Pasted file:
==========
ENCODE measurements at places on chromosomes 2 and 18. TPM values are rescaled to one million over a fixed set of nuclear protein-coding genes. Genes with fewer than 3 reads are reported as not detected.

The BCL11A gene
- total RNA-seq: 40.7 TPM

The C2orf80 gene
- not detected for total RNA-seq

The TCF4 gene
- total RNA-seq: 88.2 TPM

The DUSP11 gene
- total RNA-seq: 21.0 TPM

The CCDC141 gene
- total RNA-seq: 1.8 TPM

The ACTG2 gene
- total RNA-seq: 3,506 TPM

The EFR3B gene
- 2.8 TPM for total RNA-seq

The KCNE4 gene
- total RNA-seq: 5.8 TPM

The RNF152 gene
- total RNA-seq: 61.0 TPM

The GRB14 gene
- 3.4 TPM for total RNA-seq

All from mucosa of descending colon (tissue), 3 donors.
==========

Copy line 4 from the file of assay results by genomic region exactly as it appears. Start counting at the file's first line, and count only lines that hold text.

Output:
The C2orf80 gene